If you are now eating einkorn because of a sensitivity to modern wheat, we strongly recommend baking einkorn bread at home with a sourdough starter. The bacterial enzymes that are formed in sourdough break down the protein or gluten in wheat. The combination of einkorn and sourdough will not only give you nature’s most digestible bread, it will also reward your efforts with superior flavor. If you do not have a sourdough starter, you can find out how to make one here.
This recipe utilizes 100% whole grain einkorn, so let’s talk a little more about grinding wheat berries to flour. You may not own a grain mill, but it is also possible to grind wheat berries in a good blender or Vitamix, you just have to blend one cup at a time. We ground a cup of einkorn wheat berries in a grain mill on the finest setting and also a cup in a Kitchen Aid Artisan blender. We then sifted the flour to show the difference. In the picture above, you will see the flour from the grain mill on the left and the flour from the blender on the right. Both have a considerable amount of bran, but you can see that the particles and the flour from the blender are coarser. Since your flour will be fermenting for many hours with the sourdough starter, the coarser flour will still work fine for this bread recipe.
Einkorn has very small and hard starch cells, so the milled flour absorbs water slower than modern wheat. When modern wheat is milled, the starch granules explode, while with einkorn, the starch remains intact. Some researchers also believe this might be another factor in understanding the better digestibility of einkorn. In any case, when you are baking whole grain einkorn bread, it is best to keep the dough wetter at first, giving einkorn time to slowly absorb the water. Using a wetter dough will give you softer bread that rises and bakes nicely.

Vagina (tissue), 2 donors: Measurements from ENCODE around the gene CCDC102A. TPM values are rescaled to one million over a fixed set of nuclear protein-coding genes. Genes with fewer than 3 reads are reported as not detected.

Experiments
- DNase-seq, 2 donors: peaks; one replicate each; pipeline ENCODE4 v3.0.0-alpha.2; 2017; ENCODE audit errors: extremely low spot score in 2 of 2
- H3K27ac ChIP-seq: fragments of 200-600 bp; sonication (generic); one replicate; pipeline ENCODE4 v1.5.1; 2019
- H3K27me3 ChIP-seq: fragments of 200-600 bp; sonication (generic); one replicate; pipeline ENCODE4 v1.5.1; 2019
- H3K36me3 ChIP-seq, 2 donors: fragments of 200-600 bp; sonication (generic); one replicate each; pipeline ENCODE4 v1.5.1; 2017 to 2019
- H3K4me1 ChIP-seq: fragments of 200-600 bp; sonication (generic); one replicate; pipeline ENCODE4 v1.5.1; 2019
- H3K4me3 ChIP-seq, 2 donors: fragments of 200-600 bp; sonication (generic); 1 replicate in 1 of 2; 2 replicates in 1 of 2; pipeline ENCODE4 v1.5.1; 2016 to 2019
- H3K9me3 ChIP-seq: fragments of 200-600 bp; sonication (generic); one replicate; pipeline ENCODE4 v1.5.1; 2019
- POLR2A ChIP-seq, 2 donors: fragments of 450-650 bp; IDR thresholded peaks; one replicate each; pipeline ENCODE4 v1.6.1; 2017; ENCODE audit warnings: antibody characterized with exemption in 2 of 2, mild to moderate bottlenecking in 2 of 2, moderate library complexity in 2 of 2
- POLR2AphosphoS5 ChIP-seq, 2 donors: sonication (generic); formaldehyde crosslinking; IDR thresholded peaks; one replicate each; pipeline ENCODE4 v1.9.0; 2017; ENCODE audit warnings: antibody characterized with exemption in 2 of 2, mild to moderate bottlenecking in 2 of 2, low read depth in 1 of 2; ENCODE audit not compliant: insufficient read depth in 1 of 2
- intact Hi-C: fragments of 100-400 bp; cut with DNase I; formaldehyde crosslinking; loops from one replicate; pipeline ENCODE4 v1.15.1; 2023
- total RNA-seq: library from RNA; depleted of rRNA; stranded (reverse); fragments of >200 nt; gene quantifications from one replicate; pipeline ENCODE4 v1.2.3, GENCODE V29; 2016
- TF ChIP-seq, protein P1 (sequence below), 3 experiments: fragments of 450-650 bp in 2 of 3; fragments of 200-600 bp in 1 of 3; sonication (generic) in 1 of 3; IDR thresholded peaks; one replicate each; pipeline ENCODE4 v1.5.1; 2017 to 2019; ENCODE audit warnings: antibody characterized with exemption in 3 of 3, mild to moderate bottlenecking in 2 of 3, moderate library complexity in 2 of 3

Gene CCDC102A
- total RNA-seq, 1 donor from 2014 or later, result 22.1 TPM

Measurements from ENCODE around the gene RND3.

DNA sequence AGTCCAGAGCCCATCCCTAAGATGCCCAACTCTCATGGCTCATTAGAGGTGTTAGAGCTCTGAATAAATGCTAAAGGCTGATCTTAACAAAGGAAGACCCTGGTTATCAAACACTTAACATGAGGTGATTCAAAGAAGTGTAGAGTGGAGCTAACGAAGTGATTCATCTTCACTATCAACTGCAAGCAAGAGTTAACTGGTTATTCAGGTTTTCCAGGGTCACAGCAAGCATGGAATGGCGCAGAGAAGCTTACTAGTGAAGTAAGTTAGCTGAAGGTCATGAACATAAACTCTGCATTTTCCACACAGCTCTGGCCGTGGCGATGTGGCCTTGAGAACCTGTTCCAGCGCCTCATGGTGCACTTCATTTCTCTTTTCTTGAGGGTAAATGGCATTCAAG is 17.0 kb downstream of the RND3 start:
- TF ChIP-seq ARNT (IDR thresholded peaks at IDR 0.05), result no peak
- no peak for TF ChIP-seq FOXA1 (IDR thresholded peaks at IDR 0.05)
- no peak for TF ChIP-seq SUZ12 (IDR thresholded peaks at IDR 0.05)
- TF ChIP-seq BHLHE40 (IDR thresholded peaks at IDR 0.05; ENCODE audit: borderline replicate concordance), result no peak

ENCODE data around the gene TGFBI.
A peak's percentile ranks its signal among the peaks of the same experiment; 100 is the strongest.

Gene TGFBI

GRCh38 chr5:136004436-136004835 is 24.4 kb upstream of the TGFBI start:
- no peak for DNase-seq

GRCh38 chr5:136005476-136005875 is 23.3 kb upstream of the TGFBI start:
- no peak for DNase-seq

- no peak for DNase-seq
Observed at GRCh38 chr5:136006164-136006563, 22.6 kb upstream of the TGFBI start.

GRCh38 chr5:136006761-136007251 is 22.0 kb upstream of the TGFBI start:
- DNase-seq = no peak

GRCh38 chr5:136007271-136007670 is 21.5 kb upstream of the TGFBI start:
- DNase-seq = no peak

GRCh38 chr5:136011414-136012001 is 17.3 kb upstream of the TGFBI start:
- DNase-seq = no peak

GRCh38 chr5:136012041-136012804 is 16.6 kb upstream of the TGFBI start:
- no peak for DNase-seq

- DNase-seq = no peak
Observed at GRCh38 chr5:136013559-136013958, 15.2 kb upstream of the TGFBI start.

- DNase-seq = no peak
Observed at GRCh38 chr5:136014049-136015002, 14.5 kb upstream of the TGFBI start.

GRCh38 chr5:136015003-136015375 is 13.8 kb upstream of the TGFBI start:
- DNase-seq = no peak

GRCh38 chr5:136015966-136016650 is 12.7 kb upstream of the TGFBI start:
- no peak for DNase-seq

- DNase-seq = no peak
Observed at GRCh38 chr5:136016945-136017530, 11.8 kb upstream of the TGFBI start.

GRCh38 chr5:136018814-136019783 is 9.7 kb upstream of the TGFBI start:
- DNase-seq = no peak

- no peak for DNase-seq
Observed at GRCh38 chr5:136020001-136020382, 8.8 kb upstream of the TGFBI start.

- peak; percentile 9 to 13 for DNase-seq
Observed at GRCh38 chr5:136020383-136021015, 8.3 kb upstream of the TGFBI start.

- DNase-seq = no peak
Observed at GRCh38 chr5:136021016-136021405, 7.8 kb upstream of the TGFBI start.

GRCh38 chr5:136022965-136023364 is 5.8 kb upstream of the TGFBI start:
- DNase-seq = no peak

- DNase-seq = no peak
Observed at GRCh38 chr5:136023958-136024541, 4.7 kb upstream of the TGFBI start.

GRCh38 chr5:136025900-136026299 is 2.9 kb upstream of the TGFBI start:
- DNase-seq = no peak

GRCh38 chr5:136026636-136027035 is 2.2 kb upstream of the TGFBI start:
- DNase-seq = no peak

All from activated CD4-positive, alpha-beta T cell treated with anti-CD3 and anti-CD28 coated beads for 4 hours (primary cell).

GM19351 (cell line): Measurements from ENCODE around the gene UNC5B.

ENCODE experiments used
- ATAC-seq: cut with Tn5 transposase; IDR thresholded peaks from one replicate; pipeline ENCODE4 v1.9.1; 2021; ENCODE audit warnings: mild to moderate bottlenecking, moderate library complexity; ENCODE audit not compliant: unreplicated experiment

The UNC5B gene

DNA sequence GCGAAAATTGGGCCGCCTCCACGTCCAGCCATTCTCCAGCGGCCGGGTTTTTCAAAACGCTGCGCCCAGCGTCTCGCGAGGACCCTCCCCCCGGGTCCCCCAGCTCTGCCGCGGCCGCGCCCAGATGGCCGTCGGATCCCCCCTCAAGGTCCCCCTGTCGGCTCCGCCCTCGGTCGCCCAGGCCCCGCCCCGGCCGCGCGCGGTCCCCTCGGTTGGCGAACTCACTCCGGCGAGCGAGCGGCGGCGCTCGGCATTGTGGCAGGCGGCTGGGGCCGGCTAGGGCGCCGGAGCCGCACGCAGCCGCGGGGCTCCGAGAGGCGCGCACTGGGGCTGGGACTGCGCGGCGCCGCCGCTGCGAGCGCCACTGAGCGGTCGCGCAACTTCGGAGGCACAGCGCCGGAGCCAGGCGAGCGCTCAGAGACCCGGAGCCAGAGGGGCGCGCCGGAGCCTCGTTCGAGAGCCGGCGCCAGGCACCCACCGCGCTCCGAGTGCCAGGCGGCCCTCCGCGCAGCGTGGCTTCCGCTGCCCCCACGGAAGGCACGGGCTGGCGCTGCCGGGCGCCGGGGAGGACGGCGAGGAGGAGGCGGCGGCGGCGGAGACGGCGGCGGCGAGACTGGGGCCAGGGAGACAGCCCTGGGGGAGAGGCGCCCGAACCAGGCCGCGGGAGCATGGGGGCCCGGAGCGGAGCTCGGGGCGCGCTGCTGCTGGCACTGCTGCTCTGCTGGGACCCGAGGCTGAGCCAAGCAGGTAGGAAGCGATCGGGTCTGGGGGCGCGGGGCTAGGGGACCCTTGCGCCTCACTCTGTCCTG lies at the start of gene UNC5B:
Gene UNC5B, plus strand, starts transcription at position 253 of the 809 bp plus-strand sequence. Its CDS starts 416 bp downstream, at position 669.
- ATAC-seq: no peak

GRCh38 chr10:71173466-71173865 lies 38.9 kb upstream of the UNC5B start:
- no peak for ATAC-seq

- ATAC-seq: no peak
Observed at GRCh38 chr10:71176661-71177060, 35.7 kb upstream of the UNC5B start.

We like to bake sourdough bread with a preferment, which mixes a small portion of your starter with flour and water the night before baking. The preferment looks like pancake batter and when it is ready, is very bubbly. The preferment shortens the rise time on the day of baking.
- 2 tbsp. (25g) starter
- ½ cup+ 2 tbsp. (145g) warm water
- ¾ cup (150g) einkorn wheat berries (before grinding to flour)
- Dissolve starter in water.
- Beat in flour with a fork, pressing and mixing until the flour and water have mixed together completely.
- Add mixture to a large glass container that you can add a few cups of water to tomorrow, and seal with lid or plastic wrap.
- Let stand at room temperature for 8-12 hours in a dark place.
- all of the preferment
- 1 cup + 3 ½ tbsp. (285g) of water water
- 3 cups (600g) jovial einkorn wheatberries (before grinding to flour)
- 1 ½ tsp. (9g) sea salt
- extra flour for dusting
- Grind einkorn wheat berries to flour and mix together with salt in a large mixing bowl.
- Add warm water to the preferment to loosen, then pour over the flour.
- Mix all of the ingredients together with your hands until the flour is mixed well, forming a wet and sticky ball of dough. Let rise in a covered bowl in a dark place.
- If your sourdough is new, you should turn the dough three times the first hour every twenty minutes to help the leavening get started.
- If your sourdough is mature, you can turn the dough just once after the first hour. The dough will look like this after one hour.